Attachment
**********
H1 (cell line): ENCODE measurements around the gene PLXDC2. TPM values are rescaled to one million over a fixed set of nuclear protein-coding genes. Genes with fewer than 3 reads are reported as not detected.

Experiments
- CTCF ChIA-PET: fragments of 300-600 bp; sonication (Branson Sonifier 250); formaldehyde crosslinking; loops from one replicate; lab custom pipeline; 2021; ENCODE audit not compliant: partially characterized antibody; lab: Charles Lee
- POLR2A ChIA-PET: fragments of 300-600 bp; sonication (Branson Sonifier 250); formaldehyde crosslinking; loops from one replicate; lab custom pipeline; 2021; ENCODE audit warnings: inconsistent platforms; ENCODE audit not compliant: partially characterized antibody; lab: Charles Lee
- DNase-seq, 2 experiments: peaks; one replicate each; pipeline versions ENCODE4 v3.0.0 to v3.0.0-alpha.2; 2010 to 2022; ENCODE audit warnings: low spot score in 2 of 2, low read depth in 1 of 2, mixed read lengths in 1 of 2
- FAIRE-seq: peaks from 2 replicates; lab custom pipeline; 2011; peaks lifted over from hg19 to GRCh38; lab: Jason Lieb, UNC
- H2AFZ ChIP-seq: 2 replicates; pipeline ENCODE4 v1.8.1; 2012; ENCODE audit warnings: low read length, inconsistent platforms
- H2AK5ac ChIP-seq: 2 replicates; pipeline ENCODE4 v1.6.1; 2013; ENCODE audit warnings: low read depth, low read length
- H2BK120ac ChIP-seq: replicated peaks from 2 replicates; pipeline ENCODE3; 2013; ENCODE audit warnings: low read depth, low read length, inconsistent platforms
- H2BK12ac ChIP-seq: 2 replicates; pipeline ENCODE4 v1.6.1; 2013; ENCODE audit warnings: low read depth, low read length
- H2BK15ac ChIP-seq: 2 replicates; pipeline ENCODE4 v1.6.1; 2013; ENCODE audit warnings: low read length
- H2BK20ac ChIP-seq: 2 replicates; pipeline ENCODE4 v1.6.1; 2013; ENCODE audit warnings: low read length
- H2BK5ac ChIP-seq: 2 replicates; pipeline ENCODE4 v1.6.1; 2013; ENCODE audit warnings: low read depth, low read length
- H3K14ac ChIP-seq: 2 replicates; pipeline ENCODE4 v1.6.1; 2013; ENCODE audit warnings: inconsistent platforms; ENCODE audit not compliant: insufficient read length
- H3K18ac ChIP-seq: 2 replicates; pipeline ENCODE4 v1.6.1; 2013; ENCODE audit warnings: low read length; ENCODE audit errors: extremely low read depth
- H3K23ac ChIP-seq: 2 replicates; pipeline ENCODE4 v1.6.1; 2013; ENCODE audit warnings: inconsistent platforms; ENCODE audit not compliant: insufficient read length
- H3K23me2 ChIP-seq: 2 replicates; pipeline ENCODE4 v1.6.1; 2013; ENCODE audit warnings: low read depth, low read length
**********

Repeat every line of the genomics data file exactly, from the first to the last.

H1 (cell line): ENCODE measurements around the gene PLXDC2. TPM values are rescaled to one million over a fixed set of nuclear protein-coding genes. Genes with fewer than 3 reads are reported as not detected.

Experiments
- CTCF ChIA-PET: fragments of 300-600 bp; sonication (Branson Sonifier 250); formaldehyde crosslinking; loops from one replicate; lab custom pipeline; 2021; ENCODE audit not compliant: partially characterized antibody; lab: Charles Lee
- POLR2A ChIA-PET: fragments of 300-600 bp; sonication (Branson Sonifier 250); formaldehyde crosslinking; loops from one replicate; lab custom pipeline; 2021; ENCODE audit warnings: inconsistent platforms; ENCODE audit not compliant: partially characterized antibody; lab: Charles Lee
- DNase-seq, 2 experiments: peaks; one replicate each; pipeline versions ENCODE4 v3.0.0 to v3.0.0-alpha.2; 2010 to 2022; ENCODE audit warnings: low spot score in 2 of 2, low read depth in 1 of 2, mixed read lengths in 1 of 2
- FAIRE-seq: peaks from 2 replicates; lab custom pipeline; 2011; peaks lifted over from hg19 to GRCh38; lab: Jason Lieb, UNC
- H2AFZ ChIP-seq: 2 replicates; pipeline ENCODE4 v1.8.1; 2012; ENCODE audit warnings: low read length, inconsistent platforms
- H2AK5ac ChIP-seq: 2 replicates; pipeline ENCODE4 v1.6.1; 2013; ENCODE audit warnings: low read depth, low read length
- H2BK120ac ChIP-seq: replicated peaks from 2 replicates; pipeline ENCODE3; 2013; ENCODE audit warnings: low read depth, low read length, inconsistent platforms
- H2BK12ac ChIP-seq: 2 replicates; pipeline ENCODE4 v1.6.1; 2013; ENCODE audit warnings: low read depth, low read length
- H2BK15ac ChIP-seq: 2 replicates; pipeline ENCODE4 v1.6.1; 2013; ENCODE audit warnings: low read length
- H2BK20ac ChIP-seq: 2 replicates; pipeline ENCODE4 v1.6.1; 2013; ENCODE audit warnings: low read length
- H2BK5ac ChIP-seq: 2 replicates; pipeline ENCODE4 v1.6.1; 2013; ENCODE audit warnings: low read depth, low read length
- H3K14ac ChIP-seq: 2 replicates; pipeline ENCODE4 v1.6.1; 2013; ENCODE audit warnings: inconsistent platforms; ENCODE audit not compliant: insufficient read length
- H3K18ac ChIP-seq: 2 replicates; pipeline ENCODE4 v1.6.1; 2013; ENCODE audit warnings: low read length; ENCODE audit errors: extremely low read depth
- H3K23ac ChIP-seq: 2 replicates; pipeline ENCODE4 v1.6.1; 2013; ENCODE audit warnings: inconsistent platforms; ENCODE audit not compliant: insufficient read length
- H3K23me2 ChIP-seq: 2 replicates; pipeline ENCODE4 v1.6.1; 2013; ENCODE audit warnings: low read depth, low read length